Valchiusella toma: herbs, milk and cows

02 August 2021

If you ever happen to spend a Sunday in the villages of Valchiusella, you might have the good fortune to see a parade of festive cows with splendid cowbells and colorful decorations.

They’ll be on their way to summer pastures, accompanied with pride by the herders who care for them, almost as if to say: we’re embracing the beauty of summer, and we’re part of it.

Valchiusella is technically part of the Metropolitan City of Turin, above Ivrea, almost on the border with the Aosta Valley. The cows you see parading here are mostly Valdaostan Red Spotted Cows. It’s one of the few native Italian cow breeds that’s known mostly for its dairy products. While its meat is also eaten, this robust breed is particularly well-suited to grazing on high-altitude pastures, where it produces marvelous milk, dutifully transformed into formidable cheeses by their farmers.

Valchiusella toma: grass, milk and cows

Valchiusella Toma
Photo: Valerie Ganio Vecchiolino

In Valchiusella these cheeses are simply called toma, but Matteo Villa of Le tome di Villa has given a name to each one, so that they might bear the signature of the cheesemaker.

There’s Delfina, for example, with its “fresh and primitive” taste, a raw milk pasture-raised cheese that owes its name to its historical producer. Nowadays the cows belong to Dora, Delfina’s daughter, and the process of aging for Dora lasts just 30 days, half of which happen on site. Slightly more complex is the Beppe cheese, the most flavorful of the fresh cheeses here. Soft and creamy, it has an intense barnyard aroma whether produced in winter or summer. Then there are Fulvio, Olga Stefano and finally Bianco, which Matteo defines as the toma dedicated to daredevils who are ready to accept and appreciate the unpredictable nature of its flavor and aroma.

Above all when produced in summer, these toma cheeses are able to take you to different worlds on different days, depending on the weather on the day of the milking, the mood of the cheesemaker and their animals, and the flowering of the local plants. Valchiusella is small, just 25 kilometers long, but it’s extremely rich in its vegetal biodiversity. Mariangela Susigan of the Gardenia restaurant in Caluso has chosen this valley for the gathering of the wild herbs which characterize their gastronomic offering: lovage, rampion bellflower, wild garlic, Star-of-Bethlehem, and many others depending on the area and period of the year.

Where to find Valchiusella Toma at Cheese 2021

The toma of Valchiusella and Le tome di Villa are regular guests at the market of Cheese. Their cheeses will also be presented together with the Barolo wines of Bricco Sarmassa, San Giovanni and Cerequio in a Taste Workshop on September 17.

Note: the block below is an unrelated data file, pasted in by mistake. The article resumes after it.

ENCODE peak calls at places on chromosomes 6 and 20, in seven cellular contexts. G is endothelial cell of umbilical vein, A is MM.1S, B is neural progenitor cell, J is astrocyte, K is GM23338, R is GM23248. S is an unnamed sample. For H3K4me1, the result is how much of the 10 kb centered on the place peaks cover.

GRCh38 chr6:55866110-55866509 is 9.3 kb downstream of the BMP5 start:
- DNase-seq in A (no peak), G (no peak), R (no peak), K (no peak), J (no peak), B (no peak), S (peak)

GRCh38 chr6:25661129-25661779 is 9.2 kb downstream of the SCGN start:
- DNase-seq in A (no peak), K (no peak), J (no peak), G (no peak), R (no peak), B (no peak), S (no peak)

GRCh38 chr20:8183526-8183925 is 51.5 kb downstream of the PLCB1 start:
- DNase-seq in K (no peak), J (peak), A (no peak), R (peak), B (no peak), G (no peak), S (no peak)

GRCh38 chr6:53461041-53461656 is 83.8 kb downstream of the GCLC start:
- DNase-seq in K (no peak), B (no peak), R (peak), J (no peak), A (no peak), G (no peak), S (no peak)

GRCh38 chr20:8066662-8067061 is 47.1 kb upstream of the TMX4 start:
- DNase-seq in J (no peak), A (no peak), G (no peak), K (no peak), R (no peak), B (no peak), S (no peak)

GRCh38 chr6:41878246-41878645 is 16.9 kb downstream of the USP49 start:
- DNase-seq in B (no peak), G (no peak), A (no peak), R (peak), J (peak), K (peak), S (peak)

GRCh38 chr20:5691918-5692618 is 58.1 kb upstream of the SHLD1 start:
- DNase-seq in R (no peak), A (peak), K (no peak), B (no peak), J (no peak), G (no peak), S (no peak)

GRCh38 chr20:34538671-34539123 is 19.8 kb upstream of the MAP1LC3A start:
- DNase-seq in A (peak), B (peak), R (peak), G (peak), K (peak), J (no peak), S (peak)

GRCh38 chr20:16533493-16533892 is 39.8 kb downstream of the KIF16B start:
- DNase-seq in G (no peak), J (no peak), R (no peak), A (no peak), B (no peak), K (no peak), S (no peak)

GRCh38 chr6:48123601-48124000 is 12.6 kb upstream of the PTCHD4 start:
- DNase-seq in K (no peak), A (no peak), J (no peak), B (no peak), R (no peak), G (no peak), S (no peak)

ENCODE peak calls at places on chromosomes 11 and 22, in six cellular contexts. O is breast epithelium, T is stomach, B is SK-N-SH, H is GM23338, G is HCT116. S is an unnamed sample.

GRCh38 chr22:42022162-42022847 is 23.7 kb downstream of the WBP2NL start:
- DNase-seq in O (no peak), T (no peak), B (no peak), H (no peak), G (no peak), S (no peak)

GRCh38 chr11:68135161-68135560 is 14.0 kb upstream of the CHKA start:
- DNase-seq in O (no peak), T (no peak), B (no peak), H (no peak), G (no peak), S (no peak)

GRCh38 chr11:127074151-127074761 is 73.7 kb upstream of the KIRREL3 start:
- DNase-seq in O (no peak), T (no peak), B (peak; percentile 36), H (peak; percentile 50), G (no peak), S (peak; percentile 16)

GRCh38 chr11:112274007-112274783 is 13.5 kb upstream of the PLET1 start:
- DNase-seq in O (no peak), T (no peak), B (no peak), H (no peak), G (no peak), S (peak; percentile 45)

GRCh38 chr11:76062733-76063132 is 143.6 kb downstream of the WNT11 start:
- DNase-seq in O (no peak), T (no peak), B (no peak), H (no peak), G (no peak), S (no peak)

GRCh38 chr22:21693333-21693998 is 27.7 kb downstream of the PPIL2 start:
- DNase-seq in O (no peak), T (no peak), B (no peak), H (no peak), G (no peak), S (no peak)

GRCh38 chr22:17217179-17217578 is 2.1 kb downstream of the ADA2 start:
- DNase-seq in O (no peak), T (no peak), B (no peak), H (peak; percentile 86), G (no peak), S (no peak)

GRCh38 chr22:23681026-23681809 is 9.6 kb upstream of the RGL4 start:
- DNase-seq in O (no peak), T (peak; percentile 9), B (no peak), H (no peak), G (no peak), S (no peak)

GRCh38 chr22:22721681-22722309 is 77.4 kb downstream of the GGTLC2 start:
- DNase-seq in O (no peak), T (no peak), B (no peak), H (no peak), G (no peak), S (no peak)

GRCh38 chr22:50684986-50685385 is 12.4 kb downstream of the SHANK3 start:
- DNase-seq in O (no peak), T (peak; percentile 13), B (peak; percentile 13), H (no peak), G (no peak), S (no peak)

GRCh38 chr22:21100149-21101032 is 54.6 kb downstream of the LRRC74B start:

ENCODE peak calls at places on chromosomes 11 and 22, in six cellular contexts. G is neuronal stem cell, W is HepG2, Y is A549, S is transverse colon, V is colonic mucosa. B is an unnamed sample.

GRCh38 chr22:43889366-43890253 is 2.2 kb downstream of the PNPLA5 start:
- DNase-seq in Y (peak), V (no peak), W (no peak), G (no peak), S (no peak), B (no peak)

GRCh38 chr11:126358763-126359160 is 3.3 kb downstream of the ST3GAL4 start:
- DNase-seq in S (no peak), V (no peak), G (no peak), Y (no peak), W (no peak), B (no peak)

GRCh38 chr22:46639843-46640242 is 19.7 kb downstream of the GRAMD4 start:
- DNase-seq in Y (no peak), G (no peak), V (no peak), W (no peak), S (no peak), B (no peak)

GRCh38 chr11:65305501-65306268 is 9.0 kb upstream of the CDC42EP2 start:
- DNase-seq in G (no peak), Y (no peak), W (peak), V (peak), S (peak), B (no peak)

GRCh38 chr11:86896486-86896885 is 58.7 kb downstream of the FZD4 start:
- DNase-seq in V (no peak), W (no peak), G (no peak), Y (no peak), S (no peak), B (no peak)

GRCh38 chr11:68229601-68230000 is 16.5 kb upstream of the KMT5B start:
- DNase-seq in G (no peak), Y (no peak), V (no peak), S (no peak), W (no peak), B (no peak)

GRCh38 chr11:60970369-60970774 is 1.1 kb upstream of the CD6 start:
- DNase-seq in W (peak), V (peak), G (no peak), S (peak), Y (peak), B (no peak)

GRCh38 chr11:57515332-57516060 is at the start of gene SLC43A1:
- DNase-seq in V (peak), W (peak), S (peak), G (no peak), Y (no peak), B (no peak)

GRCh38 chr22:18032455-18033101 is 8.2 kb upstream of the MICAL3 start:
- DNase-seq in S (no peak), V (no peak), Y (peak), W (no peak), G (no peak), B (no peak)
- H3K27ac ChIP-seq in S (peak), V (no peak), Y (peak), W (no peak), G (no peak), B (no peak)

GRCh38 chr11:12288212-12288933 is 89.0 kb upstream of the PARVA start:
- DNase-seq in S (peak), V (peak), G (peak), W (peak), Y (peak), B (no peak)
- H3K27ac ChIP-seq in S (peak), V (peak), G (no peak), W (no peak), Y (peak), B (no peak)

From grandpa Vinicio to Matteo

Photo: Slow Food Archive

Returning to the toma cheeses of Villa, Matteo tells us: “It all started in 1968 when by grandfather Vinicio decided to leave his job in the factory and dedicate his life to cheese. My family lived in Ivrea at the time, so we knew Valchiusella, it was close by. My grandpa rented some balmetto* in the area, using them to store cheese. At the time there were 45 producer families, and almost everyone had a few cows. Now there are just 13 or 14, but with bigger herds and organized farms.”

From Vinicio the business passed into the hands of Matteo’s father, Massimo, who gave it a new character, moving from simply selling cheese to the art of affinage. As Matteo explains, “I don’t see myself as an affineur. The affineur often goes beyond what I do. They choose which wheels to buy, often smoking them or inoculating molds. I’m simply an ager: I buy the cheese from the herder-producers, even the damaged ones, and I take care of the final phase, i.e. aging them and selling them.”

When Massimo died in 2007 the reigns of the business where passed to his wife Claudia, and to their children Elena and Matteo, who were unprepared for the job at the time. “Up until that time I’d helped my father here and there, but I’d not learned much. I’d just signed up for a course in agriculture , hoping to be able to contribute to the family business through new technologies. But my father’s death left us with a business to run that we didn’t have enough experience or knowledge to handle.”

Rolling up sleeves

But Matteo didn’t give up. He rolled up his sleeves and persevered in teaching himself without the aid of an expert, becoming a cheese ager and learning to appreciate all the variety of toma cheeses made locally. His mission was clear: “I like to be able to give a different experience every time to those who come to buy our cheeses. To help them understand that these cheeses are each an individual journey which reflect weather conditions, the plants of the meadows and the animals that graze on them most of the year. And obviously the fundamental work of the producers. This is all possible at Cheese. I like to share the value of these products, and to do so by speaking to people who are interested in understanding them. So we’ll see you at Cheese from September 17 to 20!”

by Silvia Ceriani,

*Around  Borgofranco d’Ivrea, along the road towards the Aosta Valley, we find the Balmit (Balmetto), a series of natural cellars (there are more than 200) among the morainic deposits of the Mombarone massif, in use since ancient times for the conservation of cheese, cured meats and wine.

Cover image: Daniel Nanescu